In his work on alcohol and drug use, Singer explains that all drugs are commodities and draws attention to social constructions of legitimate or legal and illegitimate or illegal drugs. In his book Drugging the Poor: Legal and Illegal Drugs and Social Inequality, Singer notes that all drugs are forms of self-medicating, and that distinctions of legal or illegal serve to reinforce social hierarchies and inequalities. Furthermore, Singer argues that drug use among the poor is a type of self-medicating in response to the pressures of being poor. Responding to ways illegal drug users are vilified, Singer argues that by using language of blame to describe drug users as responsible for deteriorating urban centers, “attention is diverted from the role of class inequality as a source of social misery.”[3]

Dr. Singer has been the Principal Investigator on a series of U.S. Federal and foundation funded drinking, drug use, and AIDS prevention grants since 1984. Recent grants include:

  • Community-based HIV Education Research Program for Diverse Racial, Ethnic and Disadvantaged Groups. (National Institute of Mental Health,2010-2015).
  • Surveillance of emergent drug use trends (CDC)
  • Sexual communication and risk among inner city young adults (CDC)
  • Assessing the implementation of oral HIV testing among injection drug users in Rio de Janeiro, Brazil (NIDA)
  • Ethical issues in research with active drug users (NIDA)
  • Evaluation of the Work and Learn Model in Connecticut (DCF)

Additionally, he is co-editor with Pamela Erickson of the book series 'Advances in Critical Medical Anthropology with Left Coast Press.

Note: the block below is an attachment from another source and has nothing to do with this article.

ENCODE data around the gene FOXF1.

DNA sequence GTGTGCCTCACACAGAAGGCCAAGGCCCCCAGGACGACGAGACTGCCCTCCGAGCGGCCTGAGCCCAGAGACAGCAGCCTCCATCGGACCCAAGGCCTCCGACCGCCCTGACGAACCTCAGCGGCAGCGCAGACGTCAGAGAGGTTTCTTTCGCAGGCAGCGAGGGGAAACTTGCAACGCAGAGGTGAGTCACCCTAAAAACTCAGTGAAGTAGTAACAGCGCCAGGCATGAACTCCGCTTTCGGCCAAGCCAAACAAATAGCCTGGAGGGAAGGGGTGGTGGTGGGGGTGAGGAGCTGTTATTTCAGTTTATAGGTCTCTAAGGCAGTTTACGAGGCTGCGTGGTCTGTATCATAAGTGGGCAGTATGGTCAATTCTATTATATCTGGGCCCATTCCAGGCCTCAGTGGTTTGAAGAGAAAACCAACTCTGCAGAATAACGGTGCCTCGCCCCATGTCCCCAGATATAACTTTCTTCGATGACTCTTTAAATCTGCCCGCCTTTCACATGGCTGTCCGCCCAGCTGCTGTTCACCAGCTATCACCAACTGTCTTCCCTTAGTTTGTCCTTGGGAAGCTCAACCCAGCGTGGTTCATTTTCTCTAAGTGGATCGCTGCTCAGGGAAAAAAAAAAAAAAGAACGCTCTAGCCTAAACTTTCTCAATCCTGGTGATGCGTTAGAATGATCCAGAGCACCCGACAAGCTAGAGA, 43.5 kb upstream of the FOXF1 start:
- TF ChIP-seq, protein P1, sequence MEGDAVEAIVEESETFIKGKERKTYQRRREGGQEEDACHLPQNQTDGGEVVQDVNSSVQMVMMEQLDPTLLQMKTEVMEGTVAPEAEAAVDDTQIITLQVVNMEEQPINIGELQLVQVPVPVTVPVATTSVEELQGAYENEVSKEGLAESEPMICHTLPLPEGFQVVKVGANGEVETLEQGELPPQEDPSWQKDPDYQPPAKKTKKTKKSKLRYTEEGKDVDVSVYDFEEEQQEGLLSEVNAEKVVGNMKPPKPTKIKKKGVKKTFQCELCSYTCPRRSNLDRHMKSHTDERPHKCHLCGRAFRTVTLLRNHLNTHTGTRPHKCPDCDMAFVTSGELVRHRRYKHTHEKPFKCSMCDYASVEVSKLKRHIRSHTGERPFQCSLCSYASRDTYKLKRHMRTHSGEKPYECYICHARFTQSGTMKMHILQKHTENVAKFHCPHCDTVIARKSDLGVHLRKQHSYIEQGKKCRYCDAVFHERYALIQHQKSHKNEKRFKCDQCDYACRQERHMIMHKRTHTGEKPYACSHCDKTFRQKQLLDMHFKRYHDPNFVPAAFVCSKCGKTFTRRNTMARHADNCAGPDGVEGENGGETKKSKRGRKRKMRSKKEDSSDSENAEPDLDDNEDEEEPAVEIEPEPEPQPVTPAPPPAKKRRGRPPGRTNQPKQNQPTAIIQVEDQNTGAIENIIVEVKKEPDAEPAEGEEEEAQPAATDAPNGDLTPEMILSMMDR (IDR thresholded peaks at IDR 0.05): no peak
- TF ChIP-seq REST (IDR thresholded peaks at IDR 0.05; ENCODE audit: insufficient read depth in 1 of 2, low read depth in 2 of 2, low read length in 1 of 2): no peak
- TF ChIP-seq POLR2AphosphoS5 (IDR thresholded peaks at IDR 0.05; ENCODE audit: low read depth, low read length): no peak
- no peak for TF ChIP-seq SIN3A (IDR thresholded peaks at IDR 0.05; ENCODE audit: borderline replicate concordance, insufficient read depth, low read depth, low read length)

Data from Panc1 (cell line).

Recognition[edit]

Personal[edit]

Dr. Singer is the father of two children, Jacob Hillis Singer and Elyse Ona Singer; both have recently graduated from college.

Publications[edit]

Dr. Singer has published over 190 scholarly articles and over 60 book chapters.

His books include:

  • Merrill Singer, Lani Davison and Fuat Yalin (Eds.) Alcohol Use and Abuse Among Hispanic Adolescents. Hartford, CT: Hispanic Health Council, 1987.
  • Hans Baer and Merrill Singer. African American Religion in the Twentieth Century: Diversity in Protest and Accommodation. Knoxville, TN: University of Tennessee Press, 1992; 2nd edition 2002.
  • Ralph Bolton and Merrill Singer (Eds.) Rethinking AIDS Prevention: Cultural Approaches. New York: Gordon and Breach Science Publishers, 1992.
  • Merrill Singer and Hans Baer Critical Medical Anthropology. Amiytyville, New York: Baywood Publishing Co., 1995.
  • Merrill Singer (Ed.) The Political Economy of AIDS. Amityville, New York: Baywood Publishing Co., 1997.
  • Hans Baer, Merrill Singer and Ida Susser. Medical Anthropology and the World System. Westport, CT: Greenwood Publishing Co., 1997; 2nd Edition 2003; 3rd edition 2013.